Display

Ivor-Prickett

Select a subject

  • Group 2 (0)
    • Stories (890)

      Iraq

      Iraqi Special Operations Forces soldiers survey the...

      © Ivor Prickett

      00229312

      Iraq

      Iraqi families flee the Al Thaqafa neighbourhood...

      © Ivor Prickett/UNHCR

      00229313

      Iraq

      Iraqi Special Operations Forces soldiers try to shoot...

      © Ivor Prickett

      00229027

      Iraq

      The body of an Islamic State (ISIS) militant lies in...

      © Ivor Prickett

      00229005

      Iraq

      An Iraqi Special Operations Forces soldier moves into...

      © Ivor Prickett

      00229006

      Iraq

      A family climbs out of their destroyed home to flee...

      © Ivor Prickett/UNHCR

      00228863

      Iraq

      Two men lift a young Iraqi man into the back of an...

      © Ivor Prickett

      00228864

      Iraq

      Iraqi Special Operations Forces soldiers clear a huge...

      © Ivor Prickett

      00228865

      Iraq

      An Iraqi Special Operations Forces soldier looks out...

      © Ivor Prickett

      00228866

      Iraq

      An Iraqi Special Operations Forces soldier drives a...

      © Ivor Prickett

      00228867

      Iraq

      Iraqi Special Operations Forces soldiers clear a huge...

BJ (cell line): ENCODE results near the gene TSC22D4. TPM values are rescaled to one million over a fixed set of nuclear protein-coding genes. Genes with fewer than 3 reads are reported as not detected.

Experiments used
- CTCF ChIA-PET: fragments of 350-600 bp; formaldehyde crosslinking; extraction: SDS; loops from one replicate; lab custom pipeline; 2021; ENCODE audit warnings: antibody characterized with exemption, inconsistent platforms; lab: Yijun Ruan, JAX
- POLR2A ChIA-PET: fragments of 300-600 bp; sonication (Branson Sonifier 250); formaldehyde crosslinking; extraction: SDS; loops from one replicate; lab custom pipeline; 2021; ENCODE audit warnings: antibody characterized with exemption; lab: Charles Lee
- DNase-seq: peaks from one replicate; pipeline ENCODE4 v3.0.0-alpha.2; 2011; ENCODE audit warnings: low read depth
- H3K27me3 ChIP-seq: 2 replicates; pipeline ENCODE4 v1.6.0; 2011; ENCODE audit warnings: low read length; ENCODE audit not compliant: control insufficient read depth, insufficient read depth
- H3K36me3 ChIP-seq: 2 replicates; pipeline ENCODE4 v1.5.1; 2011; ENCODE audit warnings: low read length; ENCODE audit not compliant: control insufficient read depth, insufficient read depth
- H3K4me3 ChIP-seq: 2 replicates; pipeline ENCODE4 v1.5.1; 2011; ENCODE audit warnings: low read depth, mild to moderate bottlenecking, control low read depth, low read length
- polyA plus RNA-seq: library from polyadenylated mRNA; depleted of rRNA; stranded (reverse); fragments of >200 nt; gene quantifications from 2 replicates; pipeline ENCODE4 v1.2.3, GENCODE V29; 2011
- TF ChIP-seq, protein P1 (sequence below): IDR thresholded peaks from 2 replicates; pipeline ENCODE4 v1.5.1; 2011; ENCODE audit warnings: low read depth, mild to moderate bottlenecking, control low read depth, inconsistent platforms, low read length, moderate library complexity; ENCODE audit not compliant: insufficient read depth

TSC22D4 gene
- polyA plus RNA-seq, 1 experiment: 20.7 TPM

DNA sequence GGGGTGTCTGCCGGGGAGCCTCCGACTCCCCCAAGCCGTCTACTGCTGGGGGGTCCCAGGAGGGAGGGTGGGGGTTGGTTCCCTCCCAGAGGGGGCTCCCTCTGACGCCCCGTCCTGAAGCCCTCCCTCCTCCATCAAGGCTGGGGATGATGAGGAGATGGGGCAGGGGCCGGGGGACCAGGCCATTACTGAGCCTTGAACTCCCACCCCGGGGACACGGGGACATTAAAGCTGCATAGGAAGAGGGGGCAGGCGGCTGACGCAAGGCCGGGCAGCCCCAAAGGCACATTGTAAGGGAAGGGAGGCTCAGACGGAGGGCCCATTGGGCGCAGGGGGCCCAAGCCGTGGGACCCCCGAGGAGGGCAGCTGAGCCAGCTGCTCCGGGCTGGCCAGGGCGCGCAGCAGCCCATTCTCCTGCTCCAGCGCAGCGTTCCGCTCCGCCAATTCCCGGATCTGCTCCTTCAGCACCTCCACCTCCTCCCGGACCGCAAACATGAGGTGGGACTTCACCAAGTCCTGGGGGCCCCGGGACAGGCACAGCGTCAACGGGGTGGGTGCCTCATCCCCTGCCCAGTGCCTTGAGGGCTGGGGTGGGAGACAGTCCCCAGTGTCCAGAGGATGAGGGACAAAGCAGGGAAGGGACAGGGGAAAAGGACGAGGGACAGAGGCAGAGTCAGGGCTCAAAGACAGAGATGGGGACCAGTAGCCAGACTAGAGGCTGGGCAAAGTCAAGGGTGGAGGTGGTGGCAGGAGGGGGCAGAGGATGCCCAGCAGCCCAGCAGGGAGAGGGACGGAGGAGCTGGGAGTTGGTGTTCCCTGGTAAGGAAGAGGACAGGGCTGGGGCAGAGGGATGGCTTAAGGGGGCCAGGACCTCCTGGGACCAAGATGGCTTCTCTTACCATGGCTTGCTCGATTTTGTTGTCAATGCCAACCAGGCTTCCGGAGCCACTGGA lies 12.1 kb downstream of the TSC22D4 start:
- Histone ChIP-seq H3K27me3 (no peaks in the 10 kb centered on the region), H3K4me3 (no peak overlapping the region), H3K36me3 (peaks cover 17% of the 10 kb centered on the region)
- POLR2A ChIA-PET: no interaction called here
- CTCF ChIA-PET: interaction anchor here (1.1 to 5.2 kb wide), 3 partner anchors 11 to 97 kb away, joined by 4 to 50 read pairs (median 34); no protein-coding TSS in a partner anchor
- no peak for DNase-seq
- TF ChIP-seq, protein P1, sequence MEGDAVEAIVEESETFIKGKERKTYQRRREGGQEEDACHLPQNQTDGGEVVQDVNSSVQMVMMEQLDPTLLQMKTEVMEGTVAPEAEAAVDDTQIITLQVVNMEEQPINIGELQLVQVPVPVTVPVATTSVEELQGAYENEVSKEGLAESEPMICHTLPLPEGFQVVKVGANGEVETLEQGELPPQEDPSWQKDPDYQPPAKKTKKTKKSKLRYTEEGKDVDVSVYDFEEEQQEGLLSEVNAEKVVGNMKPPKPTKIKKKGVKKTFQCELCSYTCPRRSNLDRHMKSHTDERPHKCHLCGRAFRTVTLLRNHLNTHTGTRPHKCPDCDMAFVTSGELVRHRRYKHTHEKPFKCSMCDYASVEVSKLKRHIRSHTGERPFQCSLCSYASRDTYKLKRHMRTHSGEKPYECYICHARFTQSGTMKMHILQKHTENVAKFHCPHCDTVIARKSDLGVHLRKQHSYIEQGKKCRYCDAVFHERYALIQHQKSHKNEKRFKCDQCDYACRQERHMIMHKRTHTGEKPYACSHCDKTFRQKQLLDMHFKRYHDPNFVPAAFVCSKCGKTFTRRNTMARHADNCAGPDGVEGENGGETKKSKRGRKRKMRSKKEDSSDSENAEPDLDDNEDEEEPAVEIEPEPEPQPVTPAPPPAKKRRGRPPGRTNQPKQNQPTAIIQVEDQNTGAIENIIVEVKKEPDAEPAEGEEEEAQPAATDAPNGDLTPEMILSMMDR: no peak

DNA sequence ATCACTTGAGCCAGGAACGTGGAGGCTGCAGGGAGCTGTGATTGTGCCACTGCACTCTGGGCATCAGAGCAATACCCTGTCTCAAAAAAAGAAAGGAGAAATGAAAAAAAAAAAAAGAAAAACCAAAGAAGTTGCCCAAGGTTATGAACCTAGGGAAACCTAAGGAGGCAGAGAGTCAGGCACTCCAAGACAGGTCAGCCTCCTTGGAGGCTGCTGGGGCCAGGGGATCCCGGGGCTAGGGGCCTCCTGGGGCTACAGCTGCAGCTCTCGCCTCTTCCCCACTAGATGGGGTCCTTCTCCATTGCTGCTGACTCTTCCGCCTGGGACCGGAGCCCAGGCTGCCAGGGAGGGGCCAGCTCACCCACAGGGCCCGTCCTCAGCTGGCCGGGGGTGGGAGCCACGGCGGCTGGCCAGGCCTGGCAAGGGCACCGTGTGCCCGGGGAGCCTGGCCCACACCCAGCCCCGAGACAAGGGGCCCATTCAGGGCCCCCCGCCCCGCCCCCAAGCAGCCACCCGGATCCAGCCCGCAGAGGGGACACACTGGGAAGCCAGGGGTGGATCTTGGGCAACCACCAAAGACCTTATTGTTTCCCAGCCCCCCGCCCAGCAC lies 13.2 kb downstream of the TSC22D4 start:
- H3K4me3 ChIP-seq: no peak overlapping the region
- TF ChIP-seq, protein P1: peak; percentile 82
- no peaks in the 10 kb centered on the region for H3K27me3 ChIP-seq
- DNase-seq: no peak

© Ivor Prickett

      00228868

      Iraq

      People flee the recently liberated neighbourhood of...

      © Ivor Prickett/UNHCR

      00228869

      Iraq

      A body which was recovered from the ruins of a house...

      © Ivor Prickett

      00228870

      Iraq

      An injured man is transferred to an ambulance at a...

      © Ivor Prickett/UNHCR

      00228871

      Iraq

      An Iraqi Special Operations Forces soldier offers a...

      © Ivor Prickett

      00228872

      Iraq

      A family in the Al Qadisiyah neighbourhood of East...

      © Ivor Prickett/UNHCR

      00228835

      Iraq

      An Iraqi Special Operations Forces soldier searches a...

      © Ivor Prickett

      00228836

      Iraq

      A group of locals in the recently liberated Al...

      © Ivor Prickett

      00229249

      Iraq

      An Iraqi Special Operations Forces soldier takes up...

      © Ivor Prickett

      00229250

      Iraq

      Zaid Khalid Mohammed, 16, is buried beside his father...

      © Ivor Prickett

      00229251

      Iraq

      An Iraqi Special Operations Forces soldier stands...

      © Ivor Prickett

      00229314

      of
      Panos Pictures  1 Honduras Street  London  EC1Y 0TH  UK |  telephone: +44 20 7253 1424 |  email: [email protected]     
      POWERED BY INFRADOX